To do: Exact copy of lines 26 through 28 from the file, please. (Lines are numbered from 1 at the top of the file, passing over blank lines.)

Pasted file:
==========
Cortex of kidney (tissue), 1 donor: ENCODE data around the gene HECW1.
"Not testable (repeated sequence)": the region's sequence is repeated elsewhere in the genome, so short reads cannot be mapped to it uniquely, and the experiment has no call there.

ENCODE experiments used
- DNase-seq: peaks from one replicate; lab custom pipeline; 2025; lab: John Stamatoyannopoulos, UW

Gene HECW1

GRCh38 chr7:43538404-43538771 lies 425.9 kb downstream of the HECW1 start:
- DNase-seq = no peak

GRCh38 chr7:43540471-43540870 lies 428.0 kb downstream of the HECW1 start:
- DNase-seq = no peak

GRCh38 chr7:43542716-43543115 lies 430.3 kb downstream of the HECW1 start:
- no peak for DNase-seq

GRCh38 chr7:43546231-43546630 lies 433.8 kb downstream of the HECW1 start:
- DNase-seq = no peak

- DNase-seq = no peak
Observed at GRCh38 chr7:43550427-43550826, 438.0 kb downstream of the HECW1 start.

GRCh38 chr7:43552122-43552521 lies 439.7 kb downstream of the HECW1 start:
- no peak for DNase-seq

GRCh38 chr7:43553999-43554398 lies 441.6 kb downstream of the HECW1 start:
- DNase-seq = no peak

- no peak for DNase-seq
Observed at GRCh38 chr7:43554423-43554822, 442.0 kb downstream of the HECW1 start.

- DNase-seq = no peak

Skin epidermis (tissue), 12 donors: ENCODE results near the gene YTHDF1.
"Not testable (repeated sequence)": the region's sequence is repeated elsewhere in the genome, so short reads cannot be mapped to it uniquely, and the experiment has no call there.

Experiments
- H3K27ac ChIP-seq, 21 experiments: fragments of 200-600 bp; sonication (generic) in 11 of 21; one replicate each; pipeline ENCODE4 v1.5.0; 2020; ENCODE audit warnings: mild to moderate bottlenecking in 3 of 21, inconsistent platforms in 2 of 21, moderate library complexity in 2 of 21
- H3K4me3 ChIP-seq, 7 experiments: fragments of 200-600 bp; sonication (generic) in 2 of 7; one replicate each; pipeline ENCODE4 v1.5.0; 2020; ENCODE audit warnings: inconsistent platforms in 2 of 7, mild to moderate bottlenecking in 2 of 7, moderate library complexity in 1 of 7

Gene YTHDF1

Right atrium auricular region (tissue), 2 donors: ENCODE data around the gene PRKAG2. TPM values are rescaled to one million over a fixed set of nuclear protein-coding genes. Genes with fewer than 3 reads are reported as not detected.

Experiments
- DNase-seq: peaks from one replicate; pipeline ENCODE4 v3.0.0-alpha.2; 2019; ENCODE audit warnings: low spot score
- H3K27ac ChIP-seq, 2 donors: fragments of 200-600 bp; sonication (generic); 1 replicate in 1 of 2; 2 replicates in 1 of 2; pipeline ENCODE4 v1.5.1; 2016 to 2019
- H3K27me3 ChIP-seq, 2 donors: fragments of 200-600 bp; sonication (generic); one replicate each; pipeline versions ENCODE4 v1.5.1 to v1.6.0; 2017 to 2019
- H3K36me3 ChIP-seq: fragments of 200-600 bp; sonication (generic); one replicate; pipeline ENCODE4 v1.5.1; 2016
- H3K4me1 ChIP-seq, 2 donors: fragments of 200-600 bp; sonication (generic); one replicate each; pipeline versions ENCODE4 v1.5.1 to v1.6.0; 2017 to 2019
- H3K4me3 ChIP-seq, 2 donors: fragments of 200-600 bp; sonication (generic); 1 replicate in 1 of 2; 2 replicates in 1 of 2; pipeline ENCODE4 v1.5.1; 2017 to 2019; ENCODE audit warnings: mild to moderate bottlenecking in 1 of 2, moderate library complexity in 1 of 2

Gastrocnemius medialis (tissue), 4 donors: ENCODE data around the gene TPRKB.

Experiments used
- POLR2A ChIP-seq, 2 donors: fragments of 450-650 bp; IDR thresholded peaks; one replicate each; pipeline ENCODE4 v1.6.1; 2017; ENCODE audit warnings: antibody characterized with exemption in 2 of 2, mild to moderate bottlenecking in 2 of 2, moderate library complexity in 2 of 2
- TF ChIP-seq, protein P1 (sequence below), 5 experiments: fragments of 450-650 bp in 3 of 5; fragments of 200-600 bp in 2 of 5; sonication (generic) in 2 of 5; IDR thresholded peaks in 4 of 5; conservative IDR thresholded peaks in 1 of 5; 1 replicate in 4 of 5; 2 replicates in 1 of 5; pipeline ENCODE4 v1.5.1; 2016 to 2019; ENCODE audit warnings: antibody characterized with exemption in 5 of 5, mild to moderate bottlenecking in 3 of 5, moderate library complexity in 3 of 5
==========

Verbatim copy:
- H3K27ac ChIP-seq, 21 experiments: fragments of 200-600 bp; sonication (generic) in 11 of 21; one replicate each; pipeline ENCODE4 v1.5.0; 2020; ENCODE audit warnings: mild to moderate bottlenecking in 3 of 21, inconsistent platforms in 2 of 21, moderate library complexity in 2 of 21
- H3K4me3 ChIP-seq, 7 experiments: fragments of 200-600 bp; sonication (generic) in 2 of 7; one replicate each; pipeline ENCODE4 v1.5.0; 2020; ENCODE audit warnings: inconsistent platforms in 2 of 7, mild to moderate bottlenecking in 2 of 7, moderate library complexity in 1 of 7

Gene YTHDF1